TORONTO—If anyone was wondering how much making it to the Grey Cup can mean from a player's perspective, they should speak to Calgary quarterback Kevin Glenn. At the Stampeders' media lunch Wednesday, Glenn spent over 20 minutes talking to the media hordes about just what it means for him to play in this game, but was still full of energy and ebullience at the end.
"I want to enjoy everything, everything I've missed out on," Glenn said. "It is special being here."
It's what he's missed out on that's so remarkable. The 33-year-old Glenn has gone from reluctant high school football player to injured star to overlooked backup to starting quarterback in the Grey Cup, but it's taken him a while. He's played in the CFL since 2001 with Saskatchewan, Winnipeg, Hamilton and now Calgary, but he's only been to one previous Grey Cup game. That came in 2007 with Winnipeg, and Glenn wasn't able to play thanks to breaking his arm in the East final against Toronto. He said that ruined much of that Grey Cup experience for him, as knowing he wasn't able to play was painful.
"It's just a whole different mindset," he said.
The Blue Bombers lost that game 23-19 to Saskatchewan, with backup quarterback Ryan Dinwiddie completing just 45 per cent of his passes and throwing for just 225 yards with one touchdown and three interceptions (all to the Riders' James Johnson). It wasn't a great display of offensive football on either side, as Saskatchewan's Kerry Joseph only completed 38 per cent of his passes and threw for 181 yards with a touchdown and an interception. Glenn was on the sidelines, and he said it was frustrating to be unable to play when his team was so close to victory.
"It was just tough in general to watch," he said.
Since then, Glenn's career has hit some rough patches. He battled Dinwiddie for playing time in 2008 and then was released in early 2009 when the Bombers acquired Stefan LeFors, but signed with Hamilton. He'd have three up-and-down seasons with Hamilton, often starting but also frequently competing with Quinton Porter. There were great highlights such as the Tiger-Cats' road victory over Montreal in the 2011 East semifinal, but there also were plenty of low moments such as the 2011 East Final, where Glenn played well before getting hurt but Hamilton lost 19-3 to Winnipeg. Still, reflecting Wednesday, he was positive about his days with the Tiger-Cats.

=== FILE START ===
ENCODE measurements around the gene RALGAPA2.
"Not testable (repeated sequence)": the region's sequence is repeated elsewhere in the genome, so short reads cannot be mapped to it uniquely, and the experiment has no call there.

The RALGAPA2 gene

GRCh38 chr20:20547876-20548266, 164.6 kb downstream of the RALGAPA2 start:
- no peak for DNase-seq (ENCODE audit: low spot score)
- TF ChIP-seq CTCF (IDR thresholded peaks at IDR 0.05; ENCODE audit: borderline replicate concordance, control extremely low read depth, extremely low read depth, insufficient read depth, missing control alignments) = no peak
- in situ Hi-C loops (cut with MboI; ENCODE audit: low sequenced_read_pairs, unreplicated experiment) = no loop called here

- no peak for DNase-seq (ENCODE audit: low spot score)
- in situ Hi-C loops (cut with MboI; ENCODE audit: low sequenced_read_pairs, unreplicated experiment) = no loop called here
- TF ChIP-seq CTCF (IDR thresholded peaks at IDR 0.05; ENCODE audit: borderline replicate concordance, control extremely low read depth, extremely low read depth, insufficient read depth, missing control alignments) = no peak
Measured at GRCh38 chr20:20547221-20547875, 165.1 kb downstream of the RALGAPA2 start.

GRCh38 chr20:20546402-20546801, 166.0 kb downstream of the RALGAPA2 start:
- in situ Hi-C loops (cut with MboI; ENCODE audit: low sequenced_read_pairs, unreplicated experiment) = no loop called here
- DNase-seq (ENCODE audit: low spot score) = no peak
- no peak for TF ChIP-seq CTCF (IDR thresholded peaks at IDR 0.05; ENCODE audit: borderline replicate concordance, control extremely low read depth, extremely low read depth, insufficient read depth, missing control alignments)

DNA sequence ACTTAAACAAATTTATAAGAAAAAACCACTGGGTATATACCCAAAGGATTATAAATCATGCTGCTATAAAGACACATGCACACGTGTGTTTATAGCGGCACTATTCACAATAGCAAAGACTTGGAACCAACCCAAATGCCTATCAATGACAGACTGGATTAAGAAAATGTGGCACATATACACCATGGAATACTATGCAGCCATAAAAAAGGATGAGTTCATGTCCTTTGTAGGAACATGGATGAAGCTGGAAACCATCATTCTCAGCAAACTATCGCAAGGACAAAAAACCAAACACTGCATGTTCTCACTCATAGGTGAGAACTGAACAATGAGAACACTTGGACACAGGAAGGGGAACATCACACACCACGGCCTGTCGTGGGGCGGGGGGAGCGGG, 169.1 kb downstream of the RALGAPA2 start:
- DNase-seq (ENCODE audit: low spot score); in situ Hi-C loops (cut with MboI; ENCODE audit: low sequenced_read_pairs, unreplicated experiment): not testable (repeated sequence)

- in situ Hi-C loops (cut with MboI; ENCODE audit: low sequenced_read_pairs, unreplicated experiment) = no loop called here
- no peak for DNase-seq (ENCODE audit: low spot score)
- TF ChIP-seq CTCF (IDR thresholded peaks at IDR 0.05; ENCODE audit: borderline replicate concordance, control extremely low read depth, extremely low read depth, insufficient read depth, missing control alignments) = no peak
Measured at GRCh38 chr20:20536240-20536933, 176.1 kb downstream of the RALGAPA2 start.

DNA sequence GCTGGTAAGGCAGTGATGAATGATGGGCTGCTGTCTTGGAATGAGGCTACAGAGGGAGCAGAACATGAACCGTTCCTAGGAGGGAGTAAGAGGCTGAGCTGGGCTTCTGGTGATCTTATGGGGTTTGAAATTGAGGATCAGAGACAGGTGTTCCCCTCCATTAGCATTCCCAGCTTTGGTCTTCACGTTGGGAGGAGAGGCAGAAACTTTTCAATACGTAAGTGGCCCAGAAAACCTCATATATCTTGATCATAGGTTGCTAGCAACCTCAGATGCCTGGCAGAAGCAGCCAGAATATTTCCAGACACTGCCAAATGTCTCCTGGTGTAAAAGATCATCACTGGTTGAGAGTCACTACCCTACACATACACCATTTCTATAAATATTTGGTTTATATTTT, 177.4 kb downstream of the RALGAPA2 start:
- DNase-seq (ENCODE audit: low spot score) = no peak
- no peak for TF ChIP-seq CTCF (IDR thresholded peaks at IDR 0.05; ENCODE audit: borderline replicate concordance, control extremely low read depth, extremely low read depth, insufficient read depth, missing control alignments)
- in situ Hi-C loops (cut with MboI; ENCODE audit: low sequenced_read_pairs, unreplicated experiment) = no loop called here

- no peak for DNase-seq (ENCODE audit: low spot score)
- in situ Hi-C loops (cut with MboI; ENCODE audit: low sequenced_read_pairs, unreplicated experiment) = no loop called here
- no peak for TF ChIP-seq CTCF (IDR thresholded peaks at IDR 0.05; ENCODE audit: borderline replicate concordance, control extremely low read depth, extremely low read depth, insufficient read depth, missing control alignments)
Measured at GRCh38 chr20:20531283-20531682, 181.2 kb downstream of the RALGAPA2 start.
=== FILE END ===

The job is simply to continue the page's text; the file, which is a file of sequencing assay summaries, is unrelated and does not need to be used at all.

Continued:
"We had some good times in Hamilton," Glenn said. "Every place I've been there's been some good times."
This year didn't start off as an auspicious one for Glenn either. He was traded to Calgary in the offseason, a move that raised plenty of questions at the time, and entered the season as a clear backup to Drew Tate. When Tate went down early in the year, Glenn stepped into the void and led Calgary to the second seed in the West. Tate returned in time for the playoffs and was critical to the Stampeders' first-round win over the Riders, but fractured his wrist in the process, putting Glenn back in the spotlight for the West final. There, in tough road conditions against a dominant B.C. team, he was a critical part of the Stamps' 34-29 win. Glenn said that was a massive moment for him and the team.